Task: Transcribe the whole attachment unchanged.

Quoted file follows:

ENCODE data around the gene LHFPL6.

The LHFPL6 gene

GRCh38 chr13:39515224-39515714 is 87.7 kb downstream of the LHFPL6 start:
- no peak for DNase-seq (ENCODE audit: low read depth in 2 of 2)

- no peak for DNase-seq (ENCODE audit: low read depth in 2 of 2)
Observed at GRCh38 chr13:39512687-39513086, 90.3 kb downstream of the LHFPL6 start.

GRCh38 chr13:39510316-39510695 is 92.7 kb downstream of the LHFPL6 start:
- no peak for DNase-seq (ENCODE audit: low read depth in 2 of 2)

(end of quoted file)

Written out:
ENCODE data around the gene LHFPL6.

The LHFPL6 gene

GRCh38 chr13:39515224-39515714 is 87.7 kb downstream of the LHFPL6 start:
- no peak for DNase-seq (ENCODE audit: low read depth in 2 of 2)

- no peak for DNase-seq (ENCODE audit: low read depth in 2 of 2)
Observed at GRCh38 chr13:39512687-39513086, 90.3 kb downstream of the LHFPL6 start.

GRCh38 chr13:39510316-39510695 is 92.7 kb downstream of the LHFPL6 start:
- no peak for DNase-seq (ENCODE audit: low read depth in 2 of 2)